My Dog is Vomiting — Should I Call the Vet?
Has your dog been vomiting recently? Are you worried about whether it’s time to contact the vet? Vomiting isn’t necessarily normal in dogs, but it isn’t always a serious problem, either. As a pet parent, it’s important to learn how to tell the difference between severe cases of vomiting and those that may clear up on their own.
Read through the information below to get a better idea of what to expect when your dog has been vomiting. You can use this information to choose whether it’s time to contact the vet.
When to Wait
If your dog is throwing up because of any of these reasons it is safe to wait to call the veterinarian.
Only Vomits Once or Twice
If your dog vomits once or twice and then seems to be fine again, chances are good they ate something that didn’t quite settle in their stomach properly. If no other symptoms occur, there’s no harm in skipping the vet in this situation.
Normal Behavior Other Than Throwing Up
It’s important to watch your dog closely for signs that something else is wrong. If they don’t have any other symptoms and seems to be going about their business like usual, then you can wait to see if the vomiting clears up in about 24 hours.
Recent Change of Food or a New Medication
Have you recently changed your dog’s food or put them on a new medication? Changing your dog’s food suddenly or introducing a new type of food into your pet’s diet can cause stomach upset which may lead to vomiting. Putting your dog on a new medication may also cause them to vomit once or twice while their body gets used to these changes.
Anxiety or Stress
Just like humans, dogs may get an upset stomach from severe anxiety or stress. If you’ve recently brought home a new baby, added a new pet to the family, or made a big move, for example, your dog may be stressed and could be vomiting because they are upset.
When to Call the Vet Because Your Dog is Vomiting
If any of these situations fit your pet please call Boston Veterinary Clinic today.
Vomiting for More Than a Day
Vomiting for more than a day may quickly lead to dehydration, so your dog should see the vet or emergency vet for fluids and to determine what’s causing the vomiting. In some instances, the cause is still nothing serious, but the dehydration could get out of hand.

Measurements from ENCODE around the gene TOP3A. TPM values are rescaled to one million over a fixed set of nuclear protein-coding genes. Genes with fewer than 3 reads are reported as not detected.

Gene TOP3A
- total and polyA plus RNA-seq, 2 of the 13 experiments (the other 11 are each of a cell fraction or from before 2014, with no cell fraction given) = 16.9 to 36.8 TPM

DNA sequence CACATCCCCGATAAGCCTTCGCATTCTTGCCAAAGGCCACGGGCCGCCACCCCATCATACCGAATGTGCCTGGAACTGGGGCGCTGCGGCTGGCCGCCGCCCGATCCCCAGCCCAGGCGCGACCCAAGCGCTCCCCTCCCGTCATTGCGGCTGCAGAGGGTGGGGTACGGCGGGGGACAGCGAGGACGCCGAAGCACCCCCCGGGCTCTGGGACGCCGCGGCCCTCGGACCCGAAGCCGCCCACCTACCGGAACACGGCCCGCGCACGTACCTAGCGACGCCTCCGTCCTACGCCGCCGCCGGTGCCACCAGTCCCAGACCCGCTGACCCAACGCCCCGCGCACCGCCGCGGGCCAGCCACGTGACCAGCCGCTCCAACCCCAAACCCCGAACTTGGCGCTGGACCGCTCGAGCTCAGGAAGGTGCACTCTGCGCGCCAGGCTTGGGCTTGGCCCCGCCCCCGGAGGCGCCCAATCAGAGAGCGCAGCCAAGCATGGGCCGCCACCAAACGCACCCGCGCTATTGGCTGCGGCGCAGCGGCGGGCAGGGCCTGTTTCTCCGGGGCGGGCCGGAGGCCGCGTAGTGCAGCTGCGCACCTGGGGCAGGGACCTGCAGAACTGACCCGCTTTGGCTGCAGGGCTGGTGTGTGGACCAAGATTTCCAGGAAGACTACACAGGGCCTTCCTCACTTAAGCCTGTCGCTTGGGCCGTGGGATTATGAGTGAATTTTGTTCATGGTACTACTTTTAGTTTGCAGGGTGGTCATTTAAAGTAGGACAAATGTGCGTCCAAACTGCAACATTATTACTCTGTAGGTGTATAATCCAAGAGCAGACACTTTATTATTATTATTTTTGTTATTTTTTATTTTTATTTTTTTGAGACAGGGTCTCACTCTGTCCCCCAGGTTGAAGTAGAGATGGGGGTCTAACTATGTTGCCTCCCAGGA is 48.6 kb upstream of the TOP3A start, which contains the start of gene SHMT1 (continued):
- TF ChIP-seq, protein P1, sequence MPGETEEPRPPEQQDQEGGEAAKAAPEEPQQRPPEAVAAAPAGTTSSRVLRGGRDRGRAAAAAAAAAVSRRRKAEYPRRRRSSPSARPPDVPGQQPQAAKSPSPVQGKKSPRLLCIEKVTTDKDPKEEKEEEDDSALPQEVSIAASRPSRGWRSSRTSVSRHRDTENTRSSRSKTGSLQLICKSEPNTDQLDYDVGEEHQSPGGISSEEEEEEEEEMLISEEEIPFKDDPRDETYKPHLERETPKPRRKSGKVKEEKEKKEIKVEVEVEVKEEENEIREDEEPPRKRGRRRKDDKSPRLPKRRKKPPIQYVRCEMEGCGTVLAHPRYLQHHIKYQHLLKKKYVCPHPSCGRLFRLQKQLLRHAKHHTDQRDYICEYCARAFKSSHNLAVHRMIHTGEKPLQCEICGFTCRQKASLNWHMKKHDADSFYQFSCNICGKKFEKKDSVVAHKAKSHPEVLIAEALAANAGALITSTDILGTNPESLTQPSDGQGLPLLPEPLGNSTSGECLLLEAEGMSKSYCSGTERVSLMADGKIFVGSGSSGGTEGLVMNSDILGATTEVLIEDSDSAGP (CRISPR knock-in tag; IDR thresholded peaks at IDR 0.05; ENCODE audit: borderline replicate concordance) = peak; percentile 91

Vomiting Blood or Having Bloody Diarrhea
Blood in the vomit or bloody diarrhea are both symptoms of more severe canine illnesses. If you notice either of these symptoms, don’t wait to take your dog to the vet. The sooner you respond to these symptoms, the better your dog’s chances will be at recovering fully.
Seizures with Vomiting
Seizures and vomiting together may indicate that your dog has consumed a poison, such as antifreeze. These two symptoms separate may not always be serious, but together they usually mean that you need to see an emergency vet as soon as you can. Your dog’s condition could worsen significantly over the course of the next few days.
Ingested Something Toxic or Dangerous
If you saw your dog eat something they shouldn’t, or if you have a very good idea that they did so, you may know what’s causing the vomiting. If your pet ingested a chemical toxin or a food that is dangerous to dogs—such as onions or chocolate—take them to the vet.
Was Bitten or Stung by an Insect or Snake
If you know your dog has been bitten or stung by something, don’t wait to call the vet. Vomiting from an insect or snake bite or sting could be an indication that your dog is suffering from anaphylactic shock, which can be life-threatening.
Finally, if your dog is showing other signs of heatstroke along with vomiting, take them to the emergency vet. Signs of heatstroke include excessive drooling and panting, elevated heart rate, lethargy, and seizures. Your dog will need emergency fluids and will need to be treated and monitored extensively to recover from heatstroke.
Boston Veterinary Clinic Can Help
As you can see, there are many situations in which your dog may be vomiting and will be just fine without going to the vet. On the other hand, however, your dog could also need to see the regular vet or even an emergency vet to take care of the underlying problem.
If you’re ever in doubt, err on the side of caution and call the vet. There’s always a chance the vomiting could be caused by something more serious than you may think, and your vet can help you get to the bottom of the problem in a timely manner.